In the northern half of our earth, February is a cold month. Gatherings in front of the fireplace, around a large family table, or on a cozy rug are common, or at least should be, and bring families and friends closer.
Family-type games on a snowy evening in February have the makings of memories. These games have stood the test of time and were played by our parents, grandparents, and even great-grandparents. Most of them only require active minds, good senses of humor, and some willing friends.
Add the warming touches of popped corn, apple cider, and nuts, and then try some of these time-tested games.
The players obtain a fresh bed sheet and sit around it on the floor. They take the sheet in their hands and hold it tightly stretched under their chins. Then someone drops a small fluffy feather onto the center of the sheet. At a given signal everyone begins to blow as hard as they can. They try to blow the feather off the sheet and over the heads of the players on the opposite side. The side that first blows the feather off the sheet wins.
A raisin is tied in the exact center of a piece of sewing thread measuring three feet. Two players stand facing each other, and each puts one end of the string in his mouth. At the signal each player begins to chew as rapidly as possible toward the center. The one who gets there first will naturally help himself to the raisin. Keep in mind the competitors are not expected to swallow the thread they take into their mouths.
One player leaves the room. The others select an article or object. When the player returns, he tries to discover what the article is by asking questions that must be answered with a simple yes or no. He is allowed 20 questions. He might first try to locate the article by asking, “Is it in this room?” When he locates it, he may try to find out something of it’s nature. “Is it human?” When he thinks he knows what it is, he names it. If he is correct, another player leaves the room and the game continues. If he is wrong, he asks more questions until he has asked 20. If he doesn’t find out what the object is, the other players tell him and then send him out of the room for another try.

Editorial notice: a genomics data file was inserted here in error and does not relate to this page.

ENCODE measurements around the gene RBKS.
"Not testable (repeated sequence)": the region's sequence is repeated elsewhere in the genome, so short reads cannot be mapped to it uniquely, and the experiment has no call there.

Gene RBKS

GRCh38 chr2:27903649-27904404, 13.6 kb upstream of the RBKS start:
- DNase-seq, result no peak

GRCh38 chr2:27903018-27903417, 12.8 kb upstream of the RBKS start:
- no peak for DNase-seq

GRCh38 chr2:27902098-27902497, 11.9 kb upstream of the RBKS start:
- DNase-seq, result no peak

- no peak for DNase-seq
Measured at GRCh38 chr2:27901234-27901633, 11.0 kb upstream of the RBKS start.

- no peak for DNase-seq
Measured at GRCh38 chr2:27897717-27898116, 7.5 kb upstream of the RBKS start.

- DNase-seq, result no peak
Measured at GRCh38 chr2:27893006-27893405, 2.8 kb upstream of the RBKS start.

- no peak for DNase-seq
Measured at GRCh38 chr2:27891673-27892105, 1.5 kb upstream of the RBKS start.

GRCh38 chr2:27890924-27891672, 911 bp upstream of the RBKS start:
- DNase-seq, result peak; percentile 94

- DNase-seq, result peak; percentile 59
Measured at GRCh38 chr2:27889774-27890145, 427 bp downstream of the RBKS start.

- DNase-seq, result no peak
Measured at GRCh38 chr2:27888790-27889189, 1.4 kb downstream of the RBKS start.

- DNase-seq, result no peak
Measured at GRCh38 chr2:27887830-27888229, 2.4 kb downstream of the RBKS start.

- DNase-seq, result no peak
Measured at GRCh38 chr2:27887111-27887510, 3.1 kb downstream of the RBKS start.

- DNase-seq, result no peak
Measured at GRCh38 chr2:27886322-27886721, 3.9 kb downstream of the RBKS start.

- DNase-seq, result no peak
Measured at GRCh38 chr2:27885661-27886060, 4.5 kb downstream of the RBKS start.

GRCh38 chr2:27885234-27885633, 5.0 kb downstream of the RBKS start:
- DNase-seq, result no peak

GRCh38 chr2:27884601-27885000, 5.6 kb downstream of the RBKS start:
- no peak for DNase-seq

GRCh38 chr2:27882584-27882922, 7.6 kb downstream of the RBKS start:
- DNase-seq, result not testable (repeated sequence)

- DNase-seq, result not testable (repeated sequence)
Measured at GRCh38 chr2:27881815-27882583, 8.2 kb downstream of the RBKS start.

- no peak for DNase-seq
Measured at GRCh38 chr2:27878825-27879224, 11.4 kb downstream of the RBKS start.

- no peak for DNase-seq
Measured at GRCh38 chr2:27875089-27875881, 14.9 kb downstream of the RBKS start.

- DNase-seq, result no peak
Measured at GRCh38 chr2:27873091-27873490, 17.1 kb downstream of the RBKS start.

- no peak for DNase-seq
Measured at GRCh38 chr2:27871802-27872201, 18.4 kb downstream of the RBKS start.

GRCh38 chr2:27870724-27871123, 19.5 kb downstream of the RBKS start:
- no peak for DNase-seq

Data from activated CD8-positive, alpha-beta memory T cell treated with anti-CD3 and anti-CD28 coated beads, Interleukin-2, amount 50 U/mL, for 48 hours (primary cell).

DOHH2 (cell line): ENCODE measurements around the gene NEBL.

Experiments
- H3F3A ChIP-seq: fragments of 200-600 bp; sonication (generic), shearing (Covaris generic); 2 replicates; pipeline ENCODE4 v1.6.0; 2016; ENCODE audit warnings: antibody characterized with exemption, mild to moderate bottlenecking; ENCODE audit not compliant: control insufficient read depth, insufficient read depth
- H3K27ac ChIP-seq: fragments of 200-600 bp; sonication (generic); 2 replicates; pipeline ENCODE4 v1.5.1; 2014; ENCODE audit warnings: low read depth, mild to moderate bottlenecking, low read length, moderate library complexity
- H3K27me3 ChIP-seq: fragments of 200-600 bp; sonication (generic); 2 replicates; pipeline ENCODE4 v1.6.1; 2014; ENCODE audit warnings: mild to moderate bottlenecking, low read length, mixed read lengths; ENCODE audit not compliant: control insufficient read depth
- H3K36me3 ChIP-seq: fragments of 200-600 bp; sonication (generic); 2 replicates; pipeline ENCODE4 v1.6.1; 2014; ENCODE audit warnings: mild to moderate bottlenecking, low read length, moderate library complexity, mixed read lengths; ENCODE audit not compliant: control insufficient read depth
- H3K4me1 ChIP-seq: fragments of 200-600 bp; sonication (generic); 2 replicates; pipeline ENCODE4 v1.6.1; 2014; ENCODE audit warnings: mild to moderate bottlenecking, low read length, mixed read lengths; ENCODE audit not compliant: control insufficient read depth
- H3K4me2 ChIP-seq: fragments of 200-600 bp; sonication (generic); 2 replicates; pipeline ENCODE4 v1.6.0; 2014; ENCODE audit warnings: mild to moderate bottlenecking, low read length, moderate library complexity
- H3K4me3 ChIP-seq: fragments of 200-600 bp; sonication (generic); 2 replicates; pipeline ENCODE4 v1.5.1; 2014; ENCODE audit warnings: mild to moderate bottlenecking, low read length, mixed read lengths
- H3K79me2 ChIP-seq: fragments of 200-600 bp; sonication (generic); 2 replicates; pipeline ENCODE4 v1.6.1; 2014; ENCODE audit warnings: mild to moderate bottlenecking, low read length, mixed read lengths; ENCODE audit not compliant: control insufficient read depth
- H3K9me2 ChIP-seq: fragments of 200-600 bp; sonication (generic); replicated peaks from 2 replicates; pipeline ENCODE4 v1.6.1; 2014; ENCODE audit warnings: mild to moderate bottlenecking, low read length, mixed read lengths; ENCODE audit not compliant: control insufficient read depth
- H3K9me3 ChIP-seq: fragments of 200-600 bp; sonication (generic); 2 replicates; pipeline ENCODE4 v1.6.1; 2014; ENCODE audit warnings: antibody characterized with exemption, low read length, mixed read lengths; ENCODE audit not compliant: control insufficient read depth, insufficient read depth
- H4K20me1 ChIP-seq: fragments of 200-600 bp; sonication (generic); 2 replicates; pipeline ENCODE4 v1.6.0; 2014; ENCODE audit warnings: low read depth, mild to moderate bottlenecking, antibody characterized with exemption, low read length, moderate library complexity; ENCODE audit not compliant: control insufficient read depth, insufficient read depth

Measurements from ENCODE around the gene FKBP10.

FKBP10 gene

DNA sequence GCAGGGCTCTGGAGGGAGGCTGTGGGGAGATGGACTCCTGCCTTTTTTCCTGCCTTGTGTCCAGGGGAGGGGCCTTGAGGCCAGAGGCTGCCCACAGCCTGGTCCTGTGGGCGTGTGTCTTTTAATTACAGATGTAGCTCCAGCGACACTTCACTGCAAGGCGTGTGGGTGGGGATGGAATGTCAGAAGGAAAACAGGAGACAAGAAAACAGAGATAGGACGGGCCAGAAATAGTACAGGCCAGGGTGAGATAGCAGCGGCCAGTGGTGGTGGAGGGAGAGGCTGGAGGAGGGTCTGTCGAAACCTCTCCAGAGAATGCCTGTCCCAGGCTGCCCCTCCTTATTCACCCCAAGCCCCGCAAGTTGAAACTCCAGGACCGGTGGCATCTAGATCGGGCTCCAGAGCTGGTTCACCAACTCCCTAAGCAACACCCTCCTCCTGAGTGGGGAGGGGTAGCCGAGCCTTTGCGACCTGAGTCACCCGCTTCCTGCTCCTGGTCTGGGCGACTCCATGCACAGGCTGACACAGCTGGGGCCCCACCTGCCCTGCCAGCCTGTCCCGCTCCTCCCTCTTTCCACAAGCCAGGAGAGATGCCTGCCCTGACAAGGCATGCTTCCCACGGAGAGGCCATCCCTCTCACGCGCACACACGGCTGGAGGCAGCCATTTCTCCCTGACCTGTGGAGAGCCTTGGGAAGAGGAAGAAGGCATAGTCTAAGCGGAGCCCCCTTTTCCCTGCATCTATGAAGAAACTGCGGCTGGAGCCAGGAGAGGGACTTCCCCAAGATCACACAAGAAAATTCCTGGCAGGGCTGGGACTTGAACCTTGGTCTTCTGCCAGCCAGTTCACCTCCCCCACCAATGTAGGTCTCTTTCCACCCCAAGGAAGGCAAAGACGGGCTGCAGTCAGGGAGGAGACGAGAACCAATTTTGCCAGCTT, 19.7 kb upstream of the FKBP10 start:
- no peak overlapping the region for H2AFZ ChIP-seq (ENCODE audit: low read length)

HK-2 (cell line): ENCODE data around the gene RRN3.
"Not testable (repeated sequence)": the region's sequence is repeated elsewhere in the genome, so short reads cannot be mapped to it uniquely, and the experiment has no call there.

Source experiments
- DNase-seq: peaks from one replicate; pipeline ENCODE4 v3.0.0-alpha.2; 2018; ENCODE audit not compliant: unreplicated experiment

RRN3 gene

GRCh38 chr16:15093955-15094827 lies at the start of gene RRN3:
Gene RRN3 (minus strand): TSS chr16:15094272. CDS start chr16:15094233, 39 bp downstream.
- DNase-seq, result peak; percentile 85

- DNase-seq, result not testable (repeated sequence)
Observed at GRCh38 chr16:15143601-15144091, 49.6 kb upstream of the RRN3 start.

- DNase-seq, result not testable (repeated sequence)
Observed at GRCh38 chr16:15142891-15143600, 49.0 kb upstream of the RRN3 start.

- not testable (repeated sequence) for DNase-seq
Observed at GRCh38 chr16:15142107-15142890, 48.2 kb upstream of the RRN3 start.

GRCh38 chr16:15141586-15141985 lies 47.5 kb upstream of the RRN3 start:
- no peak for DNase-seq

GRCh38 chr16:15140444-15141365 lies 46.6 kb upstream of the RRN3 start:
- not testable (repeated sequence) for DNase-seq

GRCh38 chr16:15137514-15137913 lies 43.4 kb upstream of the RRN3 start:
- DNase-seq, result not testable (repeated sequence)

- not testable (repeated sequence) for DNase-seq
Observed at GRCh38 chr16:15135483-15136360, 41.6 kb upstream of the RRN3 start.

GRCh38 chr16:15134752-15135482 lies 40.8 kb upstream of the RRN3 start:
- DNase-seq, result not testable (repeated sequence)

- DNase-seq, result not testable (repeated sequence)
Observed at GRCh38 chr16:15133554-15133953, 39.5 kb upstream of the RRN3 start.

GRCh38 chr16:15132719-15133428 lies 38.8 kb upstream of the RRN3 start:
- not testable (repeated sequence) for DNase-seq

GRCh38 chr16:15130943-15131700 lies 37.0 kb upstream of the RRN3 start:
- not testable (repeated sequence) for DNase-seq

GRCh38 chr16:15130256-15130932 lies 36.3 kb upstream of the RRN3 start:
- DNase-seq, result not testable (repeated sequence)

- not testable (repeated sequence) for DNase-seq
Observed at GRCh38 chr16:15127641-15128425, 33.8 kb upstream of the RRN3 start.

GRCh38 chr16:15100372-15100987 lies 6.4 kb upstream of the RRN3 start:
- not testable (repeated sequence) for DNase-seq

All players sit in a circle surrounding the leader. The leader suddenly points a finger at a player, and touching his ear with a finger of his other hand, he says, “This is my nose.” The player is too polite to argue about it, so he touches his nose and says, “This is my eye” or “my mouth” or “my cheek.” He must always touch the feature that the leader mentioned, but he must call it by the wrong name. In the meantime the leader counts rapidly to five immediately after he points. If the player does not answer in the correct manner before he finished counting, he becomes the new leader.
Apples are suspended by threads from a clothesline stretched across the room at just the right height to bring the apples on a level with the players’ mouths. Each player chooses an apple.
With his hands behind him, he stands beside it in readiness for the signal. At the word go each player tries to sink his teeth into the apple and break the thread that holds it. The winner is the one who breaks the thread first.
A wheel is drawn on paper. Numbers are written between the spokes: 8, 6, 9, 3, 1, etc. Each player in turn takes a pencil and holds it in the air at shoulder level, saying:
“Tit for tat,
Butter for fat,
If you pet my dog,
I’ll pet your cat.”
At the word cat, the player lets the pencil fall on the wheel. The number written in the space where the pencil point lies is the score. If the point lies on a line or outside the circle, nothing is scored. Each player takes his turn. The player who first gains 35 points wins the game.
Each player chooses a partner for this contest. Players line up on one side of the room and face their partners who are given a teaspoon and a glass half full of water. At a signal they run across the room, and each begins to feed his partner with spoonfuls of water from the glass. The pair that empties its glass first wins the game.
Players are seated on chairs in a circle. The player who is “it” stands in the center of the circle and assigns to each player the name of a vegetable. To play the game he calls out the names of two vegetables, such as “peas and tomatoes.” Those two designated players must exchange chairs as quickly as possible, because the player who is “it” will try to seat himself in one of their chairs. If he should succeed, the one who loses his seat becomes “it.” Whenever the person who is “it” calls out “vegetable bin,” everyone must change his seat.
Fill about 15 bottles with common liquids that have a strong odor, such as vinegar, kerosene, rubbing alcohol, vanilla mixed with water, oil of peppermint, etc. Number each bottle and let the players decide what the contents are. No player is allowed to take a taste of anything in the bottles. The person with the highest number of correct answers wins.